Like many other Mediterranean countries, Israel is blessed with the climate suitable to grow an array of fruits indigenous to the region as well as the land’s history. Olives are one of the oldest fruits known to man and have been mentioned in biblical texts all the way from the story of Noah in the Book of Geneses: “And lo, the dove returned to Noah, this time with a freshly plucked sprig of olive branch in her mouth”. Both the fruit as well as the oil are used extensively, not only in Israel, but all over the world. The benefits of using non-saturated olive oil in cooking is well known; and is gaining in popularity everywhere, despite the higher price for it, as compared to vegetable oils made from soy beans, corn, peanuts, and even canola. Olive oil was used to anoint kings in many ancient lands, and was used extensively by the ancient Greeks as both a protection against sunburn as well as to make their bodies ‘glisten’ during athletic competitions.
Olive oil comes in many varieties, and flavors, ranging from more acidic (and bitter) natural varieties, to the more refined types which foreign households are accustomed to using.
Today, one sees olive trees all over Israel; and many parks, private homes, and apartment buildings have olive trees gracing their lawns and gardens. Olives are ‘in season’ from mid-September to late March, depending on location and type of olives picked. The most popular type of olive is the round Maraschino which is grows in most locations as ranges anywhere in size from around 1 cm to 2 1/2 cm in length. These olives are either picked green or ripe, and can either be found in cans, jars, or in barrels in many grocery stores and open air markets. My favorites are the extra large Greek olives, most of which are imported either from Greece, Turkey, or Cyprus. They have a unique taste that appears to be from secret recipes handed down from generation to generation. One of the favorite types more indigenous to Israel and the Middle East is the Syrian olive which is longer and more pointed than the Maraschino. It is often found in open air markets and is usually ‘cracked’ or partially broken during processing to enhance its flavor, together with the addition of lemon wedges and garlic cloves.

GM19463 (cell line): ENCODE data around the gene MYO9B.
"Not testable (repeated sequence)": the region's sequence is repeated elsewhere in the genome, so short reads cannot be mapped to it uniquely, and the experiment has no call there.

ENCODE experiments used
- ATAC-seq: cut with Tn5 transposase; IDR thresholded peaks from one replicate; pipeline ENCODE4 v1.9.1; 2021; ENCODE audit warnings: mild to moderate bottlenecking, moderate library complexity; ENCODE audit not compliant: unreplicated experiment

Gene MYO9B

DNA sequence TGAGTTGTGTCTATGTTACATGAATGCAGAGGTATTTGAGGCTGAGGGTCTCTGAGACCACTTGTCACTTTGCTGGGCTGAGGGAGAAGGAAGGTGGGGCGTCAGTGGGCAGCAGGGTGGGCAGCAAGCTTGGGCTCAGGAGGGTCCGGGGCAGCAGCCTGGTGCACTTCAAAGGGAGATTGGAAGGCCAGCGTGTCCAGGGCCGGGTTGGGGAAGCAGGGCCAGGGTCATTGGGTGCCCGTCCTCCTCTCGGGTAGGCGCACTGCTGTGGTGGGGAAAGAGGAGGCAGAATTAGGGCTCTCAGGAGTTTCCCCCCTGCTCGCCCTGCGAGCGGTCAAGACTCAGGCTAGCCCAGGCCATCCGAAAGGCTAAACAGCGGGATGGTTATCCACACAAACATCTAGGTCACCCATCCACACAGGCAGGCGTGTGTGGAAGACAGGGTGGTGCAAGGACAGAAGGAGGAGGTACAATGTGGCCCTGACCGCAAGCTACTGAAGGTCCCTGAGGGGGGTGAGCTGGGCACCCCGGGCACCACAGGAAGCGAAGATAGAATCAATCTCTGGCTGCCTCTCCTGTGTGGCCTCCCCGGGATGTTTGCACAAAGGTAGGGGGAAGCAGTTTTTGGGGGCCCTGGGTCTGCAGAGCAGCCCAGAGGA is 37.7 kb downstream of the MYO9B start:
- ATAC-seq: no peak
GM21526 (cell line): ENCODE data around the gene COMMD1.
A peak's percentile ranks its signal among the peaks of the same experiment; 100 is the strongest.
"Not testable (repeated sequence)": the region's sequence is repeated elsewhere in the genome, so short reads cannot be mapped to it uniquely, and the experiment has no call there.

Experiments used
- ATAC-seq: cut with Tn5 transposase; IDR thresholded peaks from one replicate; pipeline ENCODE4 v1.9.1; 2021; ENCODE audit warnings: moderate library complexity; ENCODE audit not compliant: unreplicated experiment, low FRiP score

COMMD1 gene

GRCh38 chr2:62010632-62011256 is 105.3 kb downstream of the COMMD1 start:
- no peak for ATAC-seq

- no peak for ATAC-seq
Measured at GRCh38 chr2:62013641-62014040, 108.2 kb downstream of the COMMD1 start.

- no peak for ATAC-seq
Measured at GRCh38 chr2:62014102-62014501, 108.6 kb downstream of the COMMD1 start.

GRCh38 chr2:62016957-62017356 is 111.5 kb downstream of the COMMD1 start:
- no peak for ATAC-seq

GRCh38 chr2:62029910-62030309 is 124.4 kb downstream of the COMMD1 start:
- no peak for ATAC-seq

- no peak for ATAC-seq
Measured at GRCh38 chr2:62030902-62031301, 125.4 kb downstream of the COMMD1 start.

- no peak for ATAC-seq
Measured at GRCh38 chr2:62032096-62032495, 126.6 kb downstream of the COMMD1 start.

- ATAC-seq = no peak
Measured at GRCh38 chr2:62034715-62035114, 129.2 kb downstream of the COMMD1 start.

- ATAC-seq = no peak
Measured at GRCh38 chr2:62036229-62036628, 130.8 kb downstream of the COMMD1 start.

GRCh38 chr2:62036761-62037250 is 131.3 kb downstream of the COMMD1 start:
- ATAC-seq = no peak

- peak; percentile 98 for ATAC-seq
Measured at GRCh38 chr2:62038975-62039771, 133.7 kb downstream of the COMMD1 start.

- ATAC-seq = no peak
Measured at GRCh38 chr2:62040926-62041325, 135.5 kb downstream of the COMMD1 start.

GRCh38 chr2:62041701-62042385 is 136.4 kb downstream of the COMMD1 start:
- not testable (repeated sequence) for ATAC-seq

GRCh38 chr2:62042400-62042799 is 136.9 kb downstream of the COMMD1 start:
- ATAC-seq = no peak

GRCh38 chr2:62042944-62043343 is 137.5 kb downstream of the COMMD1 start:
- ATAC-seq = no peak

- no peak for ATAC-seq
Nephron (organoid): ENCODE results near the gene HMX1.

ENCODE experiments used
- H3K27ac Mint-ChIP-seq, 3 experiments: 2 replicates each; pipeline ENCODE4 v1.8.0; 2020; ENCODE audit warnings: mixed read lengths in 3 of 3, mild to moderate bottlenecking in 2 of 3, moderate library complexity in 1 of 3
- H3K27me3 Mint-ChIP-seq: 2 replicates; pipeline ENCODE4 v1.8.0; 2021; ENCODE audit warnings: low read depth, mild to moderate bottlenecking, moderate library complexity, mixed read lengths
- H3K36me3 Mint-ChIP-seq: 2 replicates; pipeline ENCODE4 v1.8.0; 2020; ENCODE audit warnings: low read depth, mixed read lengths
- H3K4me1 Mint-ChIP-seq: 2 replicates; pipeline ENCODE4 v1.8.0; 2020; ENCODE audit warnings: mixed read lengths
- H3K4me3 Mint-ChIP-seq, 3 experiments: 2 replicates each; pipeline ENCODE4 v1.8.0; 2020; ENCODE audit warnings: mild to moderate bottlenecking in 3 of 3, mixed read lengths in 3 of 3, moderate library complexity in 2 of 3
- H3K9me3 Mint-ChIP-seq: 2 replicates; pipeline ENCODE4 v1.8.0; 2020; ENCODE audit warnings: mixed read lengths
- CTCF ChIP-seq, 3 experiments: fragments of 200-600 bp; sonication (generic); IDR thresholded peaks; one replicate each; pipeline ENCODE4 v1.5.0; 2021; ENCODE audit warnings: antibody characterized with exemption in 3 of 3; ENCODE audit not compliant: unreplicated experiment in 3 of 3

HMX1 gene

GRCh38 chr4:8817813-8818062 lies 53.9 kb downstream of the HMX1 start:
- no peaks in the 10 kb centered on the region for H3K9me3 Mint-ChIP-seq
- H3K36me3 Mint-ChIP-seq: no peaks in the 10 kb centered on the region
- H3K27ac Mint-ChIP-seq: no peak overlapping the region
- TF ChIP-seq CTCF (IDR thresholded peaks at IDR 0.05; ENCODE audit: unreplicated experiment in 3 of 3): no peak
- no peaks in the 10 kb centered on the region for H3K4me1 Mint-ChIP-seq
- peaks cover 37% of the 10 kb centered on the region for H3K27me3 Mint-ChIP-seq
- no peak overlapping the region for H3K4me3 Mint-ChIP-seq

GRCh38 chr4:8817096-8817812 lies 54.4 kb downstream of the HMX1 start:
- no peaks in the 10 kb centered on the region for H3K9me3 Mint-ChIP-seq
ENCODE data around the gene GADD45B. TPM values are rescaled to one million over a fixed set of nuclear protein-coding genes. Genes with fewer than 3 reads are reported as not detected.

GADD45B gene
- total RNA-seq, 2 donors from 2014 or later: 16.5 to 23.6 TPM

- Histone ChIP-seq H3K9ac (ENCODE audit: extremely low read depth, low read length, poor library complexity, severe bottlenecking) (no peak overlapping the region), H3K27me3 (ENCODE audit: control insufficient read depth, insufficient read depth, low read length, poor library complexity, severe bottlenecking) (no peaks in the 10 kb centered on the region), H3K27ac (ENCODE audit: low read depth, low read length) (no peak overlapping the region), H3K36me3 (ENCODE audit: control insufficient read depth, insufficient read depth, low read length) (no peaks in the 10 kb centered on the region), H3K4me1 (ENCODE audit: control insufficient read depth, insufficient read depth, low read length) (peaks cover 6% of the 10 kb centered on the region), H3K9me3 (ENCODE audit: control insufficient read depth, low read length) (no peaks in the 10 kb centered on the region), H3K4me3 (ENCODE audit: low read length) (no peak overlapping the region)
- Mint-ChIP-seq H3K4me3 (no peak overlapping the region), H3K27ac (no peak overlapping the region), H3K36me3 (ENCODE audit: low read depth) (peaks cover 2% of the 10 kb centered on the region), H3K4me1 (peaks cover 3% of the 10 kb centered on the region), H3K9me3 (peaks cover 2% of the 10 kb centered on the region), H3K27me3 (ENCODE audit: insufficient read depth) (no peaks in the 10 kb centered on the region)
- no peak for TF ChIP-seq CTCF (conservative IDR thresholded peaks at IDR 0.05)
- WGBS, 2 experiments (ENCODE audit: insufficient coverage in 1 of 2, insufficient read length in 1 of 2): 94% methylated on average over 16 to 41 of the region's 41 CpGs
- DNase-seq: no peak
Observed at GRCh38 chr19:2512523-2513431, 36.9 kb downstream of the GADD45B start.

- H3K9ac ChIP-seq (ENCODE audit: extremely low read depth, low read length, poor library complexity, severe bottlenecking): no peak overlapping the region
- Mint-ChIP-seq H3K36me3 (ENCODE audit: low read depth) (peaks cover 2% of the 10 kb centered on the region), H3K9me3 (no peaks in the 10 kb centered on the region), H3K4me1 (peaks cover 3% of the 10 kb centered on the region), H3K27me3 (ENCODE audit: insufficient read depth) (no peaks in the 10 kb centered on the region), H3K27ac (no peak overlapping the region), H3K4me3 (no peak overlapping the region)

I like to process my own olives, which, if done properly, taste better than the commercially processed ones. A simple recipe involves taking about two kilograms of freshly picked olives and soaking them in water for about two weeks, changing the water daily. After this process, place the olives in clean jars with intermittent layers of salt, lemon wedges and garlic cloves. Olive leaves can be added as well for both taste enhancement and eye appeal. Fill with water until full. Before closing the jars, add a layer of olive oil on top to enhance the flavor and prevent mold from forming. Place the filled jars in a dark place like a pantry for a minimum of 2-3 months before opening. It’s a good idea to write the date when the jars were filled so as not to open them too early. Olives not stored long enough will have a bitter taste.
Olive production has been recently hampered by pests like the Med-fly, which damages and deforms the fruit. For this reason, especially if you are ‘going organic’ and want olives from unsprayed trees, you will probably have to ‘cull out’ at least 20% or more of what you pick. The results are worth it, for you will not only have the pleasure of eating home processed organic olives, but the satisfaction of partaking in a tradition that is as ancient as the Bible itself.
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